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Anwar Alruwaili

Bio: Anwar Alruwaili is an academic researcher from Stevens Institute of Technology. The author has contributed to research in topics: Smart contract & Database transaction. The author has an hindex of 1, co-authored 3 publications receiving 3 citations.

Papers
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Proceedings ArticleDOI
01 Aug 2019
TL;DR: A new protocol of pre-authorization in which all parties agree and sign, and the blockchain ratifies the resulting agreement is defined, to prevent losses in cryptocurrency transactions.
Abstract: This paper describes a new way to create a pre-authorized transaction on the blockchain so that the transaction is less likely to have errors. Currently, cryptocurrency transactions do not allow a sender to modify or cancel a transaction that has been sent to a wrong address or person. There is no way for the user to retrieve the funds, and the receiver may not return any coins or data. Thus, if a user sends a coin or data to a wrong or non-existent party the coin or data is permanently lost once the transaction is accepted in the blockchain. Current blockchain frameworks such as Bitcoin and Ethereum share this unidirectional technical standard. It is also possible to make it appear that a recipient is taking a bribe by sending them cryptocurrency without their permission. We define a new protocol of pre-authorization in which all parties agree and sign, and the blockchain ratifies the resulting agreement. While nothing will eliminate all risk of error and fraud, this proposal will prevent these kinds of losses.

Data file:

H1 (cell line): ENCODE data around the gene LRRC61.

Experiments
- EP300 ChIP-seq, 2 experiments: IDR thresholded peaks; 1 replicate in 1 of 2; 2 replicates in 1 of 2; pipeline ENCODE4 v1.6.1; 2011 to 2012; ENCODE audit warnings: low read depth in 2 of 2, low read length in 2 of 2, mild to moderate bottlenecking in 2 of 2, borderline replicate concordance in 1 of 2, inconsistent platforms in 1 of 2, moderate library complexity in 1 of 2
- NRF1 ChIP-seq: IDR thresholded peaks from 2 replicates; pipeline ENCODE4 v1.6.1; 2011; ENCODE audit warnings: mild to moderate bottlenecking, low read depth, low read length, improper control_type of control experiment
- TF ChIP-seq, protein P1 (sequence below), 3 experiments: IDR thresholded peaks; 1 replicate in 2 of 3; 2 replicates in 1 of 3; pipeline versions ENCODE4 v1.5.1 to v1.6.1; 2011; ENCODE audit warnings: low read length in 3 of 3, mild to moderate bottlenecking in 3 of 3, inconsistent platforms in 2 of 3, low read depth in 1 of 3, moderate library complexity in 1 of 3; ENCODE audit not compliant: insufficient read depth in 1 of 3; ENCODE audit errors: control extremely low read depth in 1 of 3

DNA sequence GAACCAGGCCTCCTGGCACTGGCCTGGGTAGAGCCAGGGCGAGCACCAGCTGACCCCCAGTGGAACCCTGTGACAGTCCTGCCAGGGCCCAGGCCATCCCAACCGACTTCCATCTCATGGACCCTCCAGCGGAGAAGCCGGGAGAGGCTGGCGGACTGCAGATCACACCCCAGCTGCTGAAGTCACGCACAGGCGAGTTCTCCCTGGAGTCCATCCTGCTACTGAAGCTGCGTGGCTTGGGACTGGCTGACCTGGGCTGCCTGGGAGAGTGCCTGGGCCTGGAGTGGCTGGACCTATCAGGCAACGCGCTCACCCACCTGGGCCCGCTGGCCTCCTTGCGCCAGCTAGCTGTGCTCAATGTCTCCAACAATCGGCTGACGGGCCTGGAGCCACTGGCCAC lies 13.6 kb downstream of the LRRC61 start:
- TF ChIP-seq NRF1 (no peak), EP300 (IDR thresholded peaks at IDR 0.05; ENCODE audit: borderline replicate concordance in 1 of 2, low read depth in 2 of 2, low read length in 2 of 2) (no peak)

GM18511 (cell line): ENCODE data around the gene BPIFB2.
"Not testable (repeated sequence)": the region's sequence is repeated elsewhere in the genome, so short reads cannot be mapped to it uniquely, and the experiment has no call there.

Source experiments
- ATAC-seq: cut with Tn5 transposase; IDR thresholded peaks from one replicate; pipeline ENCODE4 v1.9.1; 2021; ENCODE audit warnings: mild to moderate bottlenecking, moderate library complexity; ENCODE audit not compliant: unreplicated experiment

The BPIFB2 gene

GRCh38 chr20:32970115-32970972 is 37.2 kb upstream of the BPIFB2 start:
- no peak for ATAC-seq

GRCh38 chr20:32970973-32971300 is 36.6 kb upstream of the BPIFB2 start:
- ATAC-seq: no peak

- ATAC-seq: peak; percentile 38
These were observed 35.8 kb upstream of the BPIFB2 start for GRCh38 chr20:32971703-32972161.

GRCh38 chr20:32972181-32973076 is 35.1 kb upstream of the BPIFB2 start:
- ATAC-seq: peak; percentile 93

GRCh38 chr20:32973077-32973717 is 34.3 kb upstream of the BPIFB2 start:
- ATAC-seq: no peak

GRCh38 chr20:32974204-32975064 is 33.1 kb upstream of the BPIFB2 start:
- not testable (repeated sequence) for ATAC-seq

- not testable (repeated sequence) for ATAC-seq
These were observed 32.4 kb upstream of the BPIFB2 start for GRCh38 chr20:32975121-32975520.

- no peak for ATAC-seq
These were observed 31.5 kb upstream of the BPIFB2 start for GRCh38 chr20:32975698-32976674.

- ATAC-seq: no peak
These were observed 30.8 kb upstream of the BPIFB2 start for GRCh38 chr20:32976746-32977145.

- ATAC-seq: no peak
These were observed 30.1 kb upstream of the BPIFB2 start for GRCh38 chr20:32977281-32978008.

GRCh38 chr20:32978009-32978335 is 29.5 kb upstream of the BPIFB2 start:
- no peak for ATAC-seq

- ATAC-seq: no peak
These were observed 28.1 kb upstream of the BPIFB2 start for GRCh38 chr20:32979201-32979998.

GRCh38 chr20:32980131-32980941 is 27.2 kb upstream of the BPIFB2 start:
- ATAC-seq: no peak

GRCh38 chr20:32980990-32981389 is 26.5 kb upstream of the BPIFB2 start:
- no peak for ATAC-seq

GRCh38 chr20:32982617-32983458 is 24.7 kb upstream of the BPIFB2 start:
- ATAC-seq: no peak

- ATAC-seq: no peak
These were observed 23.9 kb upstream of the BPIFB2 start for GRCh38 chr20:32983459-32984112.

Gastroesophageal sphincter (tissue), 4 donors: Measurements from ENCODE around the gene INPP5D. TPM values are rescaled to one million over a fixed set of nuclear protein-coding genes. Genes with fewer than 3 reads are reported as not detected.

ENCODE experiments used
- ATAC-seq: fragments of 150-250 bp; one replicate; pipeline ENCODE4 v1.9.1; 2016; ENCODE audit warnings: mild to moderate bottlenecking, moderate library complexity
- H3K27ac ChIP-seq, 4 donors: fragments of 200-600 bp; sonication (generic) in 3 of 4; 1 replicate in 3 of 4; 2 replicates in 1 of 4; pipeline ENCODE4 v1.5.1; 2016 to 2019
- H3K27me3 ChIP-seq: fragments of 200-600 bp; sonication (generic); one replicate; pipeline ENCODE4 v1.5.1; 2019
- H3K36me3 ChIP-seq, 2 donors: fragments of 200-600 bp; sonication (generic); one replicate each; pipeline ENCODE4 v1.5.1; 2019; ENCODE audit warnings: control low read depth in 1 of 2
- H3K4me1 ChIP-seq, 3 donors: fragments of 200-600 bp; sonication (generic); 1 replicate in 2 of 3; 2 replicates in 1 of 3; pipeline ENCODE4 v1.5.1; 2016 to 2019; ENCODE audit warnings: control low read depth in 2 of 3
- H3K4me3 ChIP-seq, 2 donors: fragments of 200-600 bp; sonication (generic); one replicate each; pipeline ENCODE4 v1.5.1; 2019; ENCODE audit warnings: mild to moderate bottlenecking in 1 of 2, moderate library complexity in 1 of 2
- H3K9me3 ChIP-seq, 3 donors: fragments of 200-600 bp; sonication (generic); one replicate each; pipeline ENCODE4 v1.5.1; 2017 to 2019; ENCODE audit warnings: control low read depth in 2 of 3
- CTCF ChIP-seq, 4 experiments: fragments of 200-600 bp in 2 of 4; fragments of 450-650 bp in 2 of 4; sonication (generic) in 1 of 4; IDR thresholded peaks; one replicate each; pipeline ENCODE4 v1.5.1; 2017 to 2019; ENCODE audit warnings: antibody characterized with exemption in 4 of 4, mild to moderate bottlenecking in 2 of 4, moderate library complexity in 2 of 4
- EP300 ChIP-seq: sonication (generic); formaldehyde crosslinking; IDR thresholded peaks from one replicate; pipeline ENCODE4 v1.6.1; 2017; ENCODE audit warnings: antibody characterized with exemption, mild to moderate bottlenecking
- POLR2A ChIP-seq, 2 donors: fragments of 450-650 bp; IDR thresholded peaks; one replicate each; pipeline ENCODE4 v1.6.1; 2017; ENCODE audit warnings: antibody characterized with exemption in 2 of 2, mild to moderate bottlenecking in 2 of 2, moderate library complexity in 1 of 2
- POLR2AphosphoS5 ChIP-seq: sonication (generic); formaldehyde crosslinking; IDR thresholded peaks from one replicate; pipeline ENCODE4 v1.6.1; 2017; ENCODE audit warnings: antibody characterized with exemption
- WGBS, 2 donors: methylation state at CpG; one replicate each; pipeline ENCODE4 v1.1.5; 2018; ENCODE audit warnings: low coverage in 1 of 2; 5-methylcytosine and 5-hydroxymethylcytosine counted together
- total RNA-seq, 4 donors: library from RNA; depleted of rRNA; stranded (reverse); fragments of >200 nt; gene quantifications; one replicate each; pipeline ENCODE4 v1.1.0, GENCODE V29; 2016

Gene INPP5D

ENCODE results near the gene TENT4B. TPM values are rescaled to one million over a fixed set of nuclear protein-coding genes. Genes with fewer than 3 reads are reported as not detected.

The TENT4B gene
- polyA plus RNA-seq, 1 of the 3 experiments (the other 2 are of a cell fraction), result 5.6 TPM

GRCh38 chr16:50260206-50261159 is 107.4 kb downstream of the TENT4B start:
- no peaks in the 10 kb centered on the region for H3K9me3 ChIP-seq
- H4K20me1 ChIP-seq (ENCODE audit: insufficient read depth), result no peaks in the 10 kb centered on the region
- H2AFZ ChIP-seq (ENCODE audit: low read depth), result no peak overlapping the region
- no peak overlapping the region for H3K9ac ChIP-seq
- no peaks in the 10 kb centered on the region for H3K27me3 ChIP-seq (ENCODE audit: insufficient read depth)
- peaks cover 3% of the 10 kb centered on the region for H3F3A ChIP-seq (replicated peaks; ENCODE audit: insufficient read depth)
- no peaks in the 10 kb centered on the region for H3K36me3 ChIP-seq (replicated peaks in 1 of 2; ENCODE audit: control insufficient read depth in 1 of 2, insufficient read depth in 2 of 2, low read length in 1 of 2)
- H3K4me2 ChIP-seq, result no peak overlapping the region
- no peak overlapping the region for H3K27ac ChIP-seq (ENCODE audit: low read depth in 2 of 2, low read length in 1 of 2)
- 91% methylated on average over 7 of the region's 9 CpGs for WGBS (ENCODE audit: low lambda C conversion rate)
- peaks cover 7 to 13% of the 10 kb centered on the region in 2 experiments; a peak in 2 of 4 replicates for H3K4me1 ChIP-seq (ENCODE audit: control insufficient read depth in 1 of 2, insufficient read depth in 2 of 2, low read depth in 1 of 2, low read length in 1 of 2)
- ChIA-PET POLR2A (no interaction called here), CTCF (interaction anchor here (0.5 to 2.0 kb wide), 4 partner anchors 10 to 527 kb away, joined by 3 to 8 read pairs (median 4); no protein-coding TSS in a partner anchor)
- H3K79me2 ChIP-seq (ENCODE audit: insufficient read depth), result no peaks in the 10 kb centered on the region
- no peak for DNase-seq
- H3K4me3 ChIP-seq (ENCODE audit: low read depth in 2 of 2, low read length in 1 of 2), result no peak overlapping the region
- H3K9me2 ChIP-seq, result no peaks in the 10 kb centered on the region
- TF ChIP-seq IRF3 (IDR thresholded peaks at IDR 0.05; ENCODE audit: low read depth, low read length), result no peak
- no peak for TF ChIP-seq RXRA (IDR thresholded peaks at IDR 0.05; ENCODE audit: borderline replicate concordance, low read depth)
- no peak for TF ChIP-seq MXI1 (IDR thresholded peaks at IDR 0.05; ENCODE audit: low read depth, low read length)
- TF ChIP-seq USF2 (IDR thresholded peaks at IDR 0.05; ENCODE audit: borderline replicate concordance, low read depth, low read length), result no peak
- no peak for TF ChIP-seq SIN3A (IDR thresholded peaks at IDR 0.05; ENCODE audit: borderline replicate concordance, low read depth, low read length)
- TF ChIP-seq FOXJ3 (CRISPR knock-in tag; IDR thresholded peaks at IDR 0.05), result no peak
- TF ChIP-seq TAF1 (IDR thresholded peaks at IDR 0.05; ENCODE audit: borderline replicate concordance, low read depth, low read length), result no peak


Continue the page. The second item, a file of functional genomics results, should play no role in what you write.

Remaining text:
3 citations

Proceedings ArticleDOI
01 Sep 2020
TL;DR: A hybrid-trusted multi-party contract to identify the input of a client and validate a transaction is described, using trusted parties to authorize a particular input and verify that an owner initially owns that input.
Abstract: Modern applications implemented on distributed ledgers and blockchain platforms serve a wide variety of purposes in automating business and end-user processes. Smart contracts, which are immutable records of functions, are used to mitigate and reduce the administration cost of these implementations. This paper describes a hybrid-trusted multi-party contract to identify the input of a client and validate a transaction. A policy is defined to create the initial relationship, using trusted parties to authorize a particular input and verify that an owner initially owns that input. This ties the reality into the blockchain and requires that trusted parties set up the initial blockchain database. After that, transactions are performed without trusted third parties, reducing costs.

1 citations

Book ChapterDOI
08 Jun 2020
TL;DR: Anwar et al. as discussed by the authors developed a new voting system for use in fundraising that increases fairness for all investors in approving multi-stage funding for a project, and defined smart contracts supporting projects with milestones and a sequence of opportunities for the investors to vote on whether to continue.